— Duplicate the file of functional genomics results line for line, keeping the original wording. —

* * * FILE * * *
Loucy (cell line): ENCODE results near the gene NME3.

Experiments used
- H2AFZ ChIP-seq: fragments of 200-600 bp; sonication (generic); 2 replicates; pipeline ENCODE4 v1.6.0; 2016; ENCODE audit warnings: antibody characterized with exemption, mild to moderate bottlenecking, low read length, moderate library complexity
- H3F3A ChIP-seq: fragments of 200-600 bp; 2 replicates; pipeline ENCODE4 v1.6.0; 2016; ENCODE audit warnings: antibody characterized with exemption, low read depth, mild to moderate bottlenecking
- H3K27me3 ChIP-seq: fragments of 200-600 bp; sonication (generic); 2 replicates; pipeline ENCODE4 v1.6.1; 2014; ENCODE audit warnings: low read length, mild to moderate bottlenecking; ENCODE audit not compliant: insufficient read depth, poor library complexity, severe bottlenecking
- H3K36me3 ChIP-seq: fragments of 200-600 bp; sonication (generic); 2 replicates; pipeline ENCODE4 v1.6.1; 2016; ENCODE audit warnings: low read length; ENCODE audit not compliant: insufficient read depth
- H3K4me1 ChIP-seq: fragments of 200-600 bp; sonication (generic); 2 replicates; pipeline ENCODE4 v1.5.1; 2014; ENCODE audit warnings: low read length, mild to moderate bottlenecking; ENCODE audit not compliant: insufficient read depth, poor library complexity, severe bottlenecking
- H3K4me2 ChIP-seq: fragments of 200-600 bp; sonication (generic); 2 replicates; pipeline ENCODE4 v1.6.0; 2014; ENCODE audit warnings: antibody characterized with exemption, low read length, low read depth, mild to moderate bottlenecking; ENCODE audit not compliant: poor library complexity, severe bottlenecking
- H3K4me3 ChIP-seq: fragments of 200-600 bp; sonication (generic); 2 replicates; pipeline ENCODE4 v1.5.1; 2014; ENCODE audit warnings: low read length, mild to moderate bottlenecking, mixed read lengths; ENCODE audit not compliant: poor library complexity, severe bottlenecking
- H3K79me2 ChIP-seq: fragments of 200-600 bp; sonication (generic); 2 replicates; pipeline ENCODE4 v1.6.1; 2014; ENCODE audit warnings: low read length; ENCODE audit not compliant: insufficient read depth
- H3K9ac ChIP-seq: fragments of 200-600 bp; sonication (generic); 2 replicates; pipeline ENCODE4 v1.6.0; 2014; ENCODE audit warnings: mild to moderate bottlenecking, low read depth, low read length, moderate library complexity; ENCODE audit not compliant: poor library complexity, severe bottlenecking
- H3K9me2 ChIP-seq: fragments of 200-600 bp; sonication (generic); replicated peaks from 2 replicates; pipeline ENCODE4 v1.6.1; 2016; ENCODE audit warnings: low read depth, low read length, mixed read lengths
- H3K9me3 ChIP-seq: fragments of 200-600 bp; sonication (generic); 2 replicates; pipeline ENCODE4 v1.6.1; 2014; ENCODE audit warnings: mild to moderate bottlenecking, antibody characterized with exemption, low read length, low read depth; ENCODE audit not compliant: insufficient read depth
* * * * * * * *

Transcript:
Loucy (cell line): ENCODE results near the gene NME3.

Experiments used
- H2AFZ ChIP-seq: fragments of 200-600 bp; sonication (generic); 2 replicates; pipeline ENCODE4 v1.6.0; 2016; ENCODE audit warnings: antibody characterized with exemption, mild to moderate bottlenecking, low read length, moderate library complexity
- H3F3A ChIP-seq: fragments of 200-600 bp; 2 replicates; pipeline ENCODE4 v1.6.0; 2016; ENCODE audit warnings: antibody characterized with exemption, low read depth, mild to moderate bottlenecking
- H3K27me3 ChIP-seq: fragments of 200-600 bp; sonication (generic); 2 replicates; pipeline ENCODE4 v1.6.1; 2014; ENCODE audit warnings: low read length, mild to moderate bottlenecking; ENCODE audit not compliant: insufficient read depth, poor library complexity, severe bottlenecking
- H3K36me3 ChIP-seq: fragments of 200-600 bp; sonication (generic); 2 replicates; pipeline ENCODE4 v1.6.1; 2016; ENCODE audit warnings: low read length; ENCODE audit not compliant: insufficient read depth
- H3K4me1 ChIP-seq: fragments of 200-600 bp; sonication (generic); 2 replicates; pipeline ENCODE4 v1.5.1; 2014; ENCODE audit warnings: low read length, mild to moderate bottlenecking; ENCODE audit not compliant: insufficient read depth, poor library complexity, severe bottlenecking
- H3K4me2 ChIP-seq: fragments of 200-600 bp; sonication (generic); 2 replicates; pipeline ENCODE4 v1.6.0; 2014; ENCODE audit warnings: antibody characterized with exemption, low read length, low read depth, mild to moderate bottlenecking; ENCODE audit not compliant: poor library complexity, severe bottlenecking
- H3K4me3 ChIP-seq: fragments of 200-600 bp; sonication (generic); 2 replicates; pipeline ENCODE4 v1.5.1; 2014; ENCODE audit warnings: low read length, mild to moderate bottlenecking, mixed read lengths; ENCODE audit not compliant: poor library complexity, severe bottlenecking
- H3K79me2 ChIP-seq: fragments of 200-600 bp; sonication (generic); 2 replicates; pipeline ENCODE4 v1.6.1; 2014; ENCODE audit warnings: low read length; ENCODE audit not compliant: insufficient read depth
- H3K9ac ChIP-seq: fragments of 200-600 bp; sonication (generic); 2 replicates; pipeline ENCODE4 v1.6.0; 2014; ENCODE audit warnings: mild to moderate bottlenecking, low read depth, low read length, moderate library complexity; ENCODE audit not compliant: poor library complexity, severe bottlenecking
- H3K9me2 ChIP-seq: fragments of 200-600 bp; sonication (generic); replicated peaks from 2 replicates; pipeline ENCODE4 v1.6.1; 2016; ENCODE audit warnings: low read depth, low read length, mixed read lengths
- H3K9me3 ChIP-seq: fragments of 200-600 bp; sonication (generic); 2 replicates; pipeline ENCODE4 v1.6.1; 2014; ENCODE audit warnings: mild to moderate bottlenecking, antibody characterized with exemption, low read length, low read depth; ENCODE audit not compliant: insufficient read depth